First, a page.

#1 Single-use coffee cups aren't recyclable through kerbside collections, whereas a reusable cup not only lasts for years but often attracts a cafe discount on your coffee! As consumers, we have the power to make sustainable choices about our purchases every day.

#2 Are you a new parent? Have you considered cloth nappies? Whether you're just starting the journey or are an old hand, the maths is staggering... the 'average' baby (ok, we know each one is special!) works its way through around 2500 disposable nappies in the first year. That's a lot of space taken up in your garbage bin and a lot of landfill waste! Check out the Bacchus Marsh Cloth Nappy Library. It offers information, a trial lending service and a supportive ear: www.mooraboolmeg.org.au/Home/cloth-nappy-library 

#3 Got something you no longer want or need, but that is good enough to "go round" again for someone else to make use of? We invite you to make a personal pledge to connect more with your local community by listing items in your local paper or online buy-swap-sell, holding a garage sale or by reaching out to charities including food banks. Likewise, buying or being given something preloved saves not only your wallet but material resources and the water, energy and carbon miles needed to create, transport and sell those items new. Love your local op shops, family and friends! 

#4 When you do go shopping, bringing your own reusable bags makes more sense than ever. There are great quiet achievers all around us, like Boomerang Bag members, busily hand-creating a range of practical and fun carry bags that are free to everyone!

Got a question? Feel free to ask our Waste Project Officer at info@moorabool.vic.gov.au, or check out these websites:

https://planetark.org(link is external)

www.visy.com.au(link is external)

https://recyclingnearyou.com.au(link is external)

https://businessrecycling.com.au(link is external)

www.sustainability.vic.gov.au/Detox-your-home(link is external)

www.sustainability.vic.gov.au/You-and-Your-Home/Waste-and-recycling/Recycling/Why-recycle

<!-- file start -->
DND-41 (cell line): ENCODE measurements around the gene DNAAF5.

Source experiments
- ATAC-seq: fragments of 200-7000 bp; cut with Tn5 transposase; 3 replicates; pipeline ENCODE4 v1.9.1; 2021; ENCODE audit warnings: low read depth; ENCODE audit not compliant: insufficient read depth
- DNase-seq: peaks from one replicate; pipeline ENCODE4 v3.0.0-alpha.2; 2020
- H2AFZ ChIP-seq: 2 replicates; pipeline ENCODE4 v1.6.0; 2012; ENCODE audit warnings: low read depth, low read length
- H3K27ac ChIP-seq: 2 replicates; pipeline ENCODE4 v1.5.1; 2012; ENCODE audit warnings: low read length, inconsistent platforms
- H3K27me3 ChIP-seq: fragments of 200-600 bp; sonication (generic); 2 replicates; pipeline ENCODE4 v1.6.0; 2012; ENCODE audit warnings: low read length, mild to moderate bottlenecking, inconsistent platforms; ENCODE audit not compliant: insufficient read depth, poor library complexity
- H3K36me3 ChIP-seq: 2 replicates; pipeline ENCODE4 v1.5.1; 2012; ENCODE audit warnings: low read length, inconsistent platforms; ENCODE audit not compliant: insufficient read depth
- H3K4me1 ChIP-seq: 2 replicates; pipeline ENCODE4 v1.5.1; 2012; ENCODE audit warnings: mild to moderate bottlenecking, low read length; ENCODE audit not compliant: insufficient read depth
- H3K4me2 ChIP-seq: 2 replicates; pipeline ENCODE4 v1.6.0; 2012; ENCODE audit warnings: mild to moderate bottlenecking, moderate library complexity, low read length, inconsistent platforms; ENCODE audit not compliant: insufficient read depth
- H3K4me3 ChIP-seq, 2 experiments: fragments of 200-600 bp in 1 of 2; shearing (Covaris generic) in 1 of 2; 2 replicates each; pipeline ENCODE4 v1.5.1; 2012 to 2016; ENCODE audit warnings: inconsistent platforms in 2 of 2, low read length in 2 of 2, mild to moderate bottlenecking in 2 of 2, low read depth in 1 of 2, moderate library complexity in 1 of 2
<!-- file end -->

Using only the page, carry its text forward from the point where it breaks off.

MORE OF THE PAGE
The Moorabool Waste Management & Resource Recovery Policy and Strategy

The waste team at Moorabool Shire monitors what's happening in government, industry and the community, to ensure Council's waste and recycling practices provide services that both represent best value for money and meet Council's environmental obligations. Our Policy and Strategy set directions for the next 5-10 years, and are based on these key principles:

  • Waste minimisation
  • Cost-effectiveness and best value
  • Equity and access to services
  • Innovation and continual improvement, and
  • Community engagement and communications.

You can read on-screen by downloading a copy of the full Policy or Strategy. (DOC, 170.5 KB)

Waste Charges 

A number of waste management charges and levies appear on each property’s Annual Rate & Valuation Notice. For further information about these charges, please refer to Rates and Charges Explained or contact us.

Replacement of Moorabool Shire-issued bins depends upon their age (this relates to bin warranty period). Council maintains a register with serial numbers of bins assigned to properties and this will determine whether you need to pay for a new bin. Our suppliers may also choose to inspect the bin with the option to repair it.

Replacement bin lids, pins or wheels are supplied and fitted at no charge to the resident. There's no need to fill in a form for these parts; simply contact us if you have a bin needing a little TLC. 

Greenwaste

Greenwaste collections are now a permanent service in Moorabool’s urban areas!

Since commencing with a trial in early 2017 in Bacchus Marsh, Darley, Maddingley and Ballan areas, over 2,000 residents have signed up for a fortnightly green bin collection, keeping over 600 tonnes of garden materials out of landfill each year. This resource is processed into quality mulches and compost for commercial applications.

Residents in these defined areas can sign up at any time. The service is generally far cheaper than engaging a private removal service, and more convenient than repeat trips to a transfer station. Application forms are on Council’s website: https://www.moorabool.vic.gov.au/forms/waste-service-application-form or a paper form is available from our customer service centres in Ballan, Darley and the Lerderderg Library in Bacchus Marsh.

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Last Updated:

Thursday, 18 August, 2016 - 14:25